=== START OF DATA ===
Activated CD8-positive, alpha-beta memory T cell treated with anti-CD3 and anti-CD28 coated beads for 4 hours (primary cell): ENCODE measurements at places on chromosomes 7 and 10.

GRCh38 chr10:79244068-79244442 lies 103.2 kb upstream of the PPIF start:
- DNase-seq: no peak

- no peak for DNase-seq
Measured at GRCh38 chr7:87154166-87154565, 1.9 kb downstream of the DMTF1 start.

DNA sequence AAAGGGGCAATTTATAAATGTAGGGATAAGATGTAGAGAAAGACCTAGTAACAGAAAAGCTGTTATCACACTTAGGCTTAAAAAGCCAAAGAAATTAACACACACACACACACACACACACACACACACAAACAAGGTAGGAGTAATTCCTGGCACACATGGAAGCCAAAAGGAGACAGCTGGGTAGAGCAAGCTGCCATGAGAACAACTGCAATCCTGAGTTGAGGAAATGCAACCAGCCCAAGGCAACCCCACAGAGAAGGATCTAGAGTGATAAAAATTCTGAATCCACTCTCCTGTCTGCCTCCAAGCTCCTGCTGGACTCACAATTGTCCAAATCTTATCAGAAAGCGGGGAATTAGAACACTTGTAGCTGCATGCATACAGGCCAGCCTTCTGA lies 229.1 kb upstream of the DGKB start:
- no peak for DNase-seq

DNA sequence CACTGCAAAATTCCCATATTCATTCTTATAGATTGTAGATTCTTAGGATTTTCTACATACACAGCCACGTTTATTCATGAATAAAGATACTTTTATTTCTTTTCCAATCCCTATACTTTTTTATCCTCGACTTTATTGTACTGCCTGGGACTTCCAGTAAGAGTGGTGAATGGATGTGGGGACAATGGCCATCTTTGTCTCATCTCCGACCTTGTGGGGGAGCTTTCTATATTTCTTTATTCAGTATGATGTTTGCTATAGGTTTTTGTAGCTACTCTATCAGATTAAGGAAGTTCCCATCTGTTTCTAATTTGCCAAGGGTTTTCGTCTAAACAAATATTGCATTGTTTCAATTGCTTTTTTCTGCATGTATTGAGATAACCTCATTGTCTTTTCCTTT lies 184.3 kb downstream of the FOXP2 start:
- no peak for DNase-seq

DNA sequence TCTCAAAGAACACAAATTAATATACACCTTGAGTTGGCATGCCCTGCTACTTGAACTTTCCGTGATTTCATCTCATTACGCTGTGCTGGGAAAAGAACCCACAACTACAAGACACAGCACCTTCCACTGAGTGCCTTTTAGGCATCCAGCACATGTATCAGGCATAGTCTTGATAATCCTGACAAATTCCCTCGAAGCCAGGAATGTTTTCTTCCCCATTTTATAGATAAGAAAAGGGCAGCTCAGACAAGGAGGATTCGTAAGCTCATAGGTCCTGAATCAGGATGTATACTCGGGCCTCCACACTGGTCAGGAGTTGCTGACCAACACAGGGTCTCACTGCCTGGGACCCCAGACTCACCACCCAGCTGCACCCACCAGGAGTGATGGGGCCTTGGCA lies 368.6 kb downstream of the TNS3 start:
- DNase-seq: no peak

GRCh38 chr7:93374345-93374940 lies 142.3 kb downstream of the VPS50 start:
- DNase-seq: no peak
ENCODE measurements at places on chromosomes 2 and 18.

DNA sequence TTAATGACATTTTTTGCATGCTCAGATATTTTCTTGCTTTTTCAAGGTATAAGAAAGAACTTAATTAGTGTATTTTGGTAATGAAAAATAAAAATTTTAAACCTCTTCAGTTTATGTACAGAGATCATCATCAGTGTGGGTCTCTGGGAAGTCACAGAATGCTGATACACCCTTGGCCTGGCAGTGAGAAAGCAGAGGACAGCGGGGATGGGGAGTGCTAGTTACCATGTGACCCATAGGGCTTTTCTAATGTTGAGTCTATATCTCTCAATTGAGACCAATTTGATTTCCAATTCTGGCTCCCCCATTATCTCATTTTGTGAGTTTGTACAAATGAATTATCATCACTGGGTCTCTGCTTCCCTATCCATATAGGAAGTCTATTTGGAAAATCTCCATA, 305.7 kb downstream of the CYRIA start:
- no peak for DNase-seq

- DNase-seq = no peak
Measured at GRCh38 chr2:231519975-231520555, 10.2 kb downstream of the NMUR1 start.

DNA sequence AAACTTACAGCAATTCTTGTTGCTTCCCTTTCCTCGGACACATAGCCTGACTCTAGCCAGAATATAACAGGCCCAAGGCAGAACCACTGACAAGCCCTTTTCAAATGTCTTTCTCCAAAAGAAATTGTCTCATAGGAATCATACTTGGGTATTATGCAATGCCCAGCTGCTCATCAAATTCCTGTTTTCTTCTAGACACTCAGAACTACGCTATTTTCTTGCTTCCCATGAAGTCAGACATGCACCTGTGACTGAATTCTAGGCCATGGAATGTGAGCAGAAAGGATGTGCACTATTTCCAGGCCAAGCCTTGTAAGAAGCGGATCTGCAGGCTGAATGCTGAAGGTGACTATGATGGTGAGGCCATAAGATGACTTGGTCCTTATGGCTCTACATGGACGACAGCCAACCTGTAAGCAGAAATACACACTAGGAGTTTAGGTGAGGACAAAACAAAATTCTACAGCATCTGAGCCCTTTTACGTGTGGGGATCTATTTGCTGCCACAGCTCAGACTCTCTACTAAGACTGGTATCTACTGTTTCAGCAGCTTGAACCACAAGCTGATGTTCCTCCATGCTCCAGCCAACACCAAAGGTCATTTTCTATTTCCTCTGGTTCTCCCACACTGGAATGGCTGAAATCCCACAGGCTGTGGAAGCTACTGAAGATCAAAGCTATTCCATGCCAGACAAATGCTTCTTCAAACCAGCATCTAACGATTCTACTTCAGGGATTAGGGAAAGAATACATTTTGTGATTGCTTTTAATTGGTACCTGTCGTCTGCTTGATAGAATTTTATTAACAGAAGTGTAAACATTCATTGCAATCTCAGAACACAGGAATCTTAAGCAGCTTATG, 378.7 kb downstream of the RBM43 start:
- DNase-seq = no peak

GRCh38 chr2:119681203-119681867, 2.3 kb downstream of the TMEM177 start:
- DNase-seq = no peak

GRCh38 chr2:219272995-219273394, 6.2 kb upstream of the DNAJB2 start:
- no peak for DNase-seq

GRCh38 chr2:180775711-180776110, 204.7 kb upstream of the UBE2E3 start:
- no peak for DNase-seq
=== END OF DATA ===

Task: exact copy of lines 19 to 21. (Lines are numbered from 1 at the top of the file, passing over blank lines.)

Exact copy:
DNA sequence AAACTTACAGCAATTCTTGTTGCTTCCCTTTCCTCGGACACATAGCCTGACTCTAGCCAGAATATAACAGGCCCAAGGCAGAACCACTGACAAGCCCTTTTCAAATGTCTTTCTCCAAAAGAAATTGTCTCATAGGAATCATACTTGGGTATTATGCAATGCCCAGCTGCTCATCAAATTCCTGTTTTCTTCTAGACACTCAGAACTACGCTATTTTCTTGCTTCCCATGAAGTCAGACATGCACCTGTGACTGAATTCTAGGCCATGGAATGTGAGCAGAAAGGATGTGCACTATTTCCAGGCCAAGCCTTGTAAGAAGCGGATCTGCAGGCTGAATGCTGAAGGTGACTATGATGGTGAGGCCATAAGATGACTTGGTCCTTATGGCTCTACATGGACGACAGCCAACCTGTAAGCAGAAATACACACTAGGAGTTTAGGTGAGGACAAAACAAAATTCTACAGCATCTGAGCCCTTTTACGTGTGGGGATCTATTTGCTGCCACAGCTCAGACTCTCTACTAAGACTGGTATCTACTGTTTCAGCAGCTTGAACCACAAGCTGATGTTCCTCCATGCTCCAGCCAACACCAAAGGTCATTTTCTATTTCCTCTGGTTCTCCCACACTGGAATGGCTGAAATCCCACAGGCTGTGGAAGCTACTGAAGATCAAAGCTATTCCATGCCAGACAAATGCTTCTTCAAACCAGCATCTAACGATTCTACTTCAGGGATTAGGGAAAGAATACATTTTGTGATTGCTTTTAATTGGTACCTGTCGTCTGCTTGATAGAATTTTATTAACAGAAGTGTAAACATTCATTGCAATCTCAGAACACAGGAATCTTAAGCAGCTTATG, 378.7 kb downstream of the RBM43 start:
- DNase-seq = no peak

GRCh38 chr2:119681203-119681867, 2.3 kb downstream of the TMEM177 start: